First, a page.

7 Tips for Taking Better Videos with Your Smartphone

videos with your smartphoneLights! Smartphone! Action! These days it’s all too easy to take videos whenever and wherever you are – no special equipment or cinematography skills needed. Just grab your smartphone, point, and shoot. But when it comes to smartphone videos, “easy” doesn’t always translate to “good.” Here are some tips for improving your own smartphone videos:


1. Turn that phone sideways


Computer screens and televisions are landscape-oriented (they are wider than they are tall). So why would you shoot your videos tall and skinny? Before you hit record, be sure to rotate your smartphone 90 degrees to get the best shot possible.


2. Take a second to strategize


You’re at your niece’s wedding and she’s getting ready to walk down the aisle. You take your phone out of your purse and assume the position. But before you start shooting, take a second to think about your purpose for the video. Do you just want something you can watch later on your device? Or, are you going to want to share the video by posting it on Facebook and emailing it to your sister in Omaha? If you’d rather share the video (and don’t want to have to fuss with editing it later), take a series of shorter clips – no more than two minutes each. Video files can get very large in size; smaller clips will be much easier to share and send.


3. Choose your moments


When it comes to shooting video at an event, be selective and focus on key memories. Your friends and family will prefer shorter clips of your niece walking down the aisle, kissing the groom, and tossing the bouquet to a 45-minute exhaustive recording of the ceremony. Don’t worry about missing something – odds are someone else will have their own videos to share if there is a spontaneous moment later.


4. Get in there


Most smartphone videos do have zoom feature available, but using it results in poor quality videos that are pixelated and grainy. If you can, physically move closer to whatever you are filming to get the best shot – the closer, the better.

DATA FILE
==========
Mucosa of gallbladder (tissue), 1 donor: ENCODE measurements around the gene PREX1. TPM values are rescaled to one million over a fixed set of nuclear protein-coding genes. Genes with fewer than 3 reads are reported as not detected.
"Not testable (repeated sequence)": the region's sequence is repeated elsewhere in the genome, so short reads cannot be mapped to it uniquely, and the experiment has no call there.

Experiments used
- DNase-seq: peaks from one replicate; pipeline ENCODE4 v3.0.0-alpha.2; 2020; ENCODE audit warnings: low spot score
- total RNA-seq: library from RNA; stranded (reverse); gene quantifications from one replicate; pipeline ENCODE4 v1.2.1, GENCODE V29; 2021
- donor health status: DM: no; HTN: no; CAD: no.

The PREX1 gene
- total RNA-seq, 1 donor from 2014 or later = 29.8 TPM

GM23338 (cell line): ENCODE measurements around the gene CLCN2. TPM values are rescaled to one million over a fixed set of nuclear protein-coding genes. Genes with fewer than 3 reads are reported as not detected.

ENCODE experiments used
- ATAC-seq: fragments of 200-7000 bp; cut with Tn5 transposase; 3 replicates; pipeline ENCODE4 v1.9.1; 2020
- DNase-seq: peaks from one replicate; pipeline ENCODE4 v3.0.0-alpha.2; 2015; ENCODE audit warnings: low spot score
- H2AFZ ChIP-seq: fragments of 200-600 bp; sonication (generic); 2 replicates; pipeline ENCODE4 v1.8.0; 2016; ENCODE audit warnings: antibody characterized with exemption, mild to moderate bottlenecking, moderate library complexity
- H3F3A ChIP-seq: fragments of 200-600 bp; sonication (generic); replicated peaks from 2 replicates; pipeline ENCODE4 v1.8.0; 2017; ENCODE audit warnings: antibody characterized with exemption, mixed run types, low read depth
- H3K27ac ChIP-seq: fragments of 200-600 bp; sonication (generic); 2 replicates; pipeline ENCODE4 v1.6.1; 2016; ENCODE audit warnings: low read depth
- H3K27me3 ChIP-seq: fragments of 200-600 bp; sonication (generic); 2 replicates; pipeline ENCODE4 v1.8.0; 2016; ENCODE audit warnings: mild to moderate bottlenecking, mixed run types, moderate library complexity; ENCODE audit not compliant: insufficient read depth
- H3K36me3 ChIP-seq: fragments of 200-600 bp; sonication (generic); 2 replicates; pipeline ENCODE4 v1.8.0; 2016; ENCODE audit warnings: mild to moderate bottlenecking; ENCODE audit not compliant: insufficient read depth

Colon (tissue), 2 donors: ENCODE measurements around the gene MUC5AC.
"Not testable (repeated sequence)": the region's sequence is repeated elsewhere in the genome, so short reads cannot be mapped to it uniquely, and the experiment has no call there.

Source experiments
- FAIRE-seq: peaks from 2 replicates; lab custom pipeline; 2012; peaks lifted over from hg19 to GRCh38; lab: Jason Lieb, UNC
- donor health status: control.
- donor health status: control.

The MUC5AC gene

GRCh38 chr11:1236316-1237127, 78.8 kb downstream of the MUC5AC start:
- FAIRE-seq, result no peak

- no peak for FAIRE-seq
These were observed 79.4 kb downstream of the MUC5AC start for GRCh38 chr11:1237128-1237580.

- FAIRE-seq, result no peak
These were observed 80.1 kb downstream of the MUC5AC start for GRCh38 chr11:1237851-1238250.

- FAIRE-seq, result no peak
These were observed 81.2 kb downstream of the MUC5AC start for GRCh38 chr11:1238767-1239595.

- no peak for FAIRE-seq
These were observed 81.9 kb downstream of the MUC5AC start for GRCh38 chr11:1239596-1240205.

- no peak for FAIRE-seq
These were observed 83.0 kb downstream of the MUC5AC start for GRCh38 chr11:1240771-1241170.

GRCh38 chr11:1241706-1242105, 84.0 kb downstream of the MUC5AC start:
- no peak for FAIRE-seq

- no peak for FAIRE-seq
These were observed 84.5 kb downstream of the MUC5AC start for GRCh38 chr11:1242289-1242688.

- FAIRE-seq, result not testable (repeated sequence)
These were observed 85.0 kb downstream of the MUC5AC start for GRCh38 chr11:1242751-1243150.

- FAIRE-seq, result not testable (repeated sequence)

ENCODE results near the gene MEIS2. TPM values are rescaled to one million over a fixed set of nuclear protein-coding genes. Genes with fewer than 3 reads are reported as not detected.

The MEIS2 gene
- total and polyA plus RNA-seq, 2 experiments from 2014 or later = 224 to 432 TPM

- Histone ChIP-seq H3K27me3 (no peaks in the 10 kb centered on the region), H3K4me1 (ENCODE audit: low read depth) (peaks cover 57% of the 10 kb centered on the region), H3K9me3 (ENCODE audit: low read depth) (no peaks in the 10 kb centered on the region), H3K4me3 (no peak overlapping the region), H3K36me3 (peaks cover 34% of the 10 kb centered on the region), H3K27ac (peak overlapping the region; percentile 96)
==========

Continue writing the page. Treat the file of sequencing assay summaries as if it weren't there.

5. Let there be light (but not too much)


Filming in dark rooms can be a challenge, but so can scenes that are backlit. Be sure to pick the right angle to shoot from, and avoid overly dark locations.


6. Give it a rest


If practical, find a table top or hard surface where you can rest your phone – it’s easier than having to keep your hands and arms steady for countless minutes of filming. Alternatively, invest in a tripod that can be used with your phone.


7. Think logistically


How much battery life do you have left? Does your smartphone have enough space to house your new videos? Pace yourself according to your device’s limitations, and don’t forget to back up your videos to your PC after it is all said and done.


Speaking of backing up, you’ll also want to ensure your home videos on VHS and 8MM films are preserved as well. Send them to us today and we can transfer them to DVD for you!



ScanMyPhotos top-ranking recent articles:

How to Become An Instagram Star

5 Must-Try Fashion Photography Tips and Tricks for Beginners

Rebecca Brand Shows How To Scan Photos (video)

Photography News: Recent Updates to Instagram, Snapchat, Flickr, and Google Photos

Photo Organizers Rejoice: Google Photos Just Got Even Better

The Future of Photography: Developing New Trends to Taking and Storing Pictures

How to Take Phenomenal Product Photos 

Photo-Sharing Image Recognition Tools Advocacy Campaign #SupportBFR

100 Years of Photos Reveal an Incredible Family History and Journey

Attention Photo Lovers: Google Cloud Vision API Enters Beta Testing